The Ukrainians Oleksandr “Musclebear” Skochyk and Yvgeniy “Eugene” Suray have each been sentenced to 3 years and 10 months in United States federal prison. They previously pleaded guilty to charges related to the distribution of anabolic steroids to residents of the United States. “Musclebear” was an international steroid source based in the Ukraine. His organization shipped steroids to both individual customers and domestic remailers located in the U.S. The court outcome represents one of the limited successes in the federal government’s internationalization of its “war on steroids”.
Have you ever wondered why bodybuilders can still find illegal synthetic anabolic steroids and illegal clones of steroids sold illegally as dietary supplements in sports nutrition stores around the country? It may have something to do with the diverted resources. When the FDA is not busy pursuing celebrity athletes in a steroid witch-hunt, they have been busy chasing down international steroid dealers in East Europe, Asia and elsewhere around the world. The FDA may not have the time and resources to enforce existing laws regulating the dietary supplement industry.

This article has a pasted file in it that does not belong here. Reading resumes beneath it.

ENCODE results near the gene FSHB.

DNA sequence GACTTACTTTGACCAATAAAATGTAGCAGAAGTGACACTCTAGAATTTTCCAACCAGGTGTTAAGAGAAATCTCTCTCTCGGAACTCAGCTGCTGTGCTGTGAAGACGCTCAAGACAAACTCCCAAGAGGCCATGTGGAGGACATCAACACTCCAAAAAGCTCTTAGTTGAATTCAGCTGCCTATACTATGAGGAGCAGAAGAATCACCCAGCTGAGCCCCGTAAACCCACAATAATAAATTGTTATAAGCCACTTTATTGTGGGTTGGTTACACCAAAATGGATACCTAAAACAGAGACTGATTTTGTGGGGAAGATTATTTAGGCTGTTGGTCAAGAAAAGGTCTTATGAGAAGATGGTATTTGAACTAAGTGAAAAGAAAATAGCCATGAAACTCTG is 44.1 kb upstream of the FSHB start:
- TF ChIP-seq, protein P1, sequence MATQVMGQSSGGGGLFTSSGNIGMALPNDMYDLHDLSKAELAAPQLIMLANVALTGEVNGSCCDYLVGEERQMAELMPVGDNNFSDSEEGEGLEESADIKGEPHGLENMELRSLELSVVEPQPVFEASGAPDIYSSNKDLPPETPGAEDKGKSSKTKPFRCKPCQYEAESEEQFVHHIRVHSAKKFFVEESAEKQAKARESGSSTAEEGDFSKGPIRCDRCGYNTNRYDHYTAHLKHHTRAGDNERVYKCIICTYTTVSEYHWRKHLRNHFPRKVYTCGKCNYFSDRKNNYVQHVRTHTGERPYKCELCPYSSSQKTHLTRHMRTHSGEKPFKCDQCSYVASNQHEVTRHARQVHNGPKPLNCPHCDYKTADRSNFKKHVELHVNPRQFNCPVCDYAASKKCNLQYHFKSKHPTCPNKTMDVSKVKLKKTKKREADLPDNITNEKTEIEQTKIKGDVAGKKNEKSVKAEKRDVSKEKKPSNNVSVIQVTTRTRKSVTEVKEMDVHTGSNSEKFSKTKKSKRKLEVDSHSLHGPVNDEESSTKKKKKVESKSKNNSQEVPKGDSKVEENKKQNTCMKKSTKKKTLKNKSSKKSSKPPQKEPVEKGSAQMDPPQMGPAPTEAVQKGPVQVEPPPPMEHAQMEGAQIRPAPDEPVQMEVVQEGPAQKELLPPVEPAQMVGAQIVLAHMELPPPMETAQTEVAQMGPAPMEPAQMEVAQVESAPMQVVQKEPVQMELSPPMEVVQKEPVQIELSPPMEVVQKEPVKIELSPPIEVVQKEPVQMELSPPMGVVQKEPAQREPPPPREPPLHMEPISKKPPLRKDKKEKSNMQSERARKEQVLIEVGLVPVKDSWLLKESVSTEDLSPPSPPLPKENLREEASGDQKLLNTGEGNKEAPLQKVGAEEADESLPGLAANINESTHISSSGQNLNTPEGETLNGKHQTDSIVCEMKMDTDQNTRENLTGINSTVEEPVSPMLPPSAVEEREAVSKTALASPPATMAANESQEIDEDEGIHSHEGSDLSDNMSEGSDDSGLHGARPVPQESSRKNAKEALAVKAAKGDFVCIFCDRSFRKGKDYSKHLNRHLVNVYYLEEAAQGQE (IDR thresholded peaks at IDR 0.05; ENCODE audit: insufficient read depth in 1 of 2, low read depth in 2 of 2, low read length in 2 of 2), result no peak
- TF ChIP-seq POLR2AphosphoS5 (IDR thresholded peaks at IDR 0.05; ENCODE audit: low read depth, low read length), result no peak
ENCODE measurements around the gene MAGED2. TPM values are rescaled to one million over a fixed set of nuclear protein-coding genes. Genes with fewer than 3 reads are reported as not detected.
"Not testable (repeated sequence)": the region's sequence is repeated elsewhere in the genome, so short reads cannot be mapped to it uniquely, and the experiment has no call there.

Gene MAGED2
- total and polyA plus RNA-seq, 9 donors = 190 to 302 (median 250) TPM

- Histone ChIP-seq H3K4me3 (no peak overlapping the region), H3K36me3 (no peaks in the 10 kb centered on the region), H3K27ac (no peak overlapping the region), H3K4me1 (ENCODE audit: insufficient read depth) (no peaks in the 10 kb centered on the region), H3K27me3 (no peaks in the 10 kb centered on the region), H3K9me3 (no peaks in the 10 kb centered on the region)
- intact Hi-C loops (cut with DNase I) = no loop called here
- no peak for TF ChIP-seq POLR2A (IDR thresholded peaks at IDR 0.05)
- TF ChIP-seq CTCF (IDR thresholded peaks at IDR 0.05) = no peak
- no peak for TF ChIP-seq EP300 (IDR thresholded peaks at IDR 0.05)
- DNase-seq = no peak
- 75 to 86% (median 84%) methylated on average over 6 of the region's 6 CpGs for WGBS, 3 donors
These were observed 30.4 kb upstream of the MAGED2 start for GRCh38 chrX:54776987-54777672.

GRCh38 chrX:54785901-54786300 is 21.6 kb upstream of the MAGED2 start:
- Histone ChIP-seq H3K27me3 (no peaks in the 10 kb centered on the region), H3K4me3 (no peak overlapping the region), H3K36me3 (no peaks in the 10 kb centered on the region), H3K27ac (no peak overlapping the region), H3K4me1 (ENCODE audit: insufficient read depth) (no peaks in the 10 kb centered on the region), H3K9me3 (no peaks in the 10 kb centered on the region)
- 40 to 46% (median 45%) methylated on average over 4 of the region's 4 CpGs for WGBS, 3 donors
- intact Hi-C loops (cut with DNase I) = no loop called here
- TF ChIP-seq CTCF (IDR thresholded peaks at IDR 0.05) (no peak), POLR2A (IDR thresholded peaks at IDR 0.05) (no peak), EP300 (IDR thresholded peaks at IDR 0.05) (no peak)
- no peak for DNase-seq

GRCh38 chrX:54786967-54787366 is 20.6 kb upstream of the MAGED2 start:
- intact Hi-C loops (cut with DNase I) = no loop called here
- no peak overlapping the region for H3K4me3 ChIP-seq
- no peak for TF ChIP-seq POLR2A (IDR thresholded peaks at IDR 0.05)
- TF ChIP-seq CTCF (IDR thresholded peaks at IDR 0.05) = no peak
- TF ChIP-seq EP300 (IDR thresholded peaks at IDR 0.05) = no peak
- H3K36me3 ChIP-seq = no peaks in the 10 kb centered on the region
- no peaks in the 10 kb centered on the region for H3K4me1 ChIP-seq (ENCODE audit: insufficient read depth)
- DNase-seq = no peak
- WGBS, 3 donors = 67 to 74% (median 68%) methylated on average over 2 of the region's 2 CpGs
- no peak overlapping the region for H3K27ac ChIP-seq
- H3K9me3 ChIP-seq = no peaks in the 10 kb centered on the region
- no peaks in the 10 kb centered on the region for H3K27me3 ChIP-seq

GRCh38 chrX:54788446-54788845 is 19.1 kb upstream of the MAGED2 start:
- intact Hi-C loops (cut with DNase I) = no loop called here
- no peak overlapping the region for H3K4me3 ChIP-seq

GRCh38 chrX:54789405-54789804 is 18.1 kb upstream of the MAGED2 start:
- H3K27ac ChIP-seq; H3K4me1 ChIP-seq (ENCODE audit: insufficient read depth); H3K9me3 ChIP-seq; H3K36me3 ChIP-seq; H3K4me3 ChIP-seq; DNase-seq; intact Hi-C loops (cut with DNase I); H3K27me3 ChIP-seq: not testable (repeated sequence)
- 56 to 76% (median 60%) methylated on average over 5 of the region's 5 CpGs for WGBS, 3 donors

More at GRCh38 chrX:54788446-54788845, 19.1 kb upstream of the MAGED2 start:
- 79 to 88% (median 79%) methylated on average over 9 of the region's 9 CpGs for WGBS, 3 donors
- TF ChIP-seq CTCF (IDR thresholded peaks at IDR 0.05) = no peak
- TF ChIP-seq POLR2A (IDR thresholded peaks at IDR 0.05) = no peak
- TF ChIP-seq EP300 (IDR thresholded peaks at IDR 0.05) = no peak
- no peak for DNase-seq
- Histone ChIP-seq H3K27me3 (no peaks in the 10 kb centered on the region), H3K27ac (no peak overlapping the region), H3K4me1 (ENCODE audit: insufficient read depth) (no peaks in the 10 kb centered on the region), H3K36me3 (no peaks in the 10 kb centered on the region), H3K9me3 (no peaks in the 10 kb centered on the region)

The U.S. Food and Drug Administration Office of Criminal Investigations (FDA-OCI) spent a considerable amount of taxpayer money to capture Musclebear and colleague. They lured them out of his “safe haven” in the Ukraine and arranged for him to be in Cyprus. Police in Cyprus arrested the pair and detained them at the request of the United States government on March 17, 2010.
United States Assistant Attorney Mary McKeen Houghton decided to prosecute the pair after a Pennsylvania grand jury indicted them in 2010. The feds succeeded in having Skochyk and Suray extradited to Pittsburgh a few months later where they could be prosecuted in federal court.
The U.S. government has not always succeeded in chasing down international steroid sources. The feds pressured Austrian law enforcement to arrest and detain a steroid source who allegedly masterminded an internet steroid distribution empire that generated revenue of approximately €38 million between 2000 and 2008.
The pursuit promised to be successful early on. Austria bowed to U.S. demands. An Austrian judge had set a date for his extradition to the United States. But ultimately, Mihael Karner was able to pay Austria the amount of €1 million to avoid extradition and gain safe passage to his home country of Slovenia. The action undoubtedly represented a major disappointment for federal prosecutors.
The cases against these international steroid sources have been years in the making. It is unknown how many other international sources have been targeted by the U.S. federal government.
Tribune-Review. (June 21, 2012). Two sentenced for steroid smuggling. Retrieved from http://triblive.com/news/2073104-74/cyprus-prison-suray-according-court-documents-federal-months-sentenced-smuggling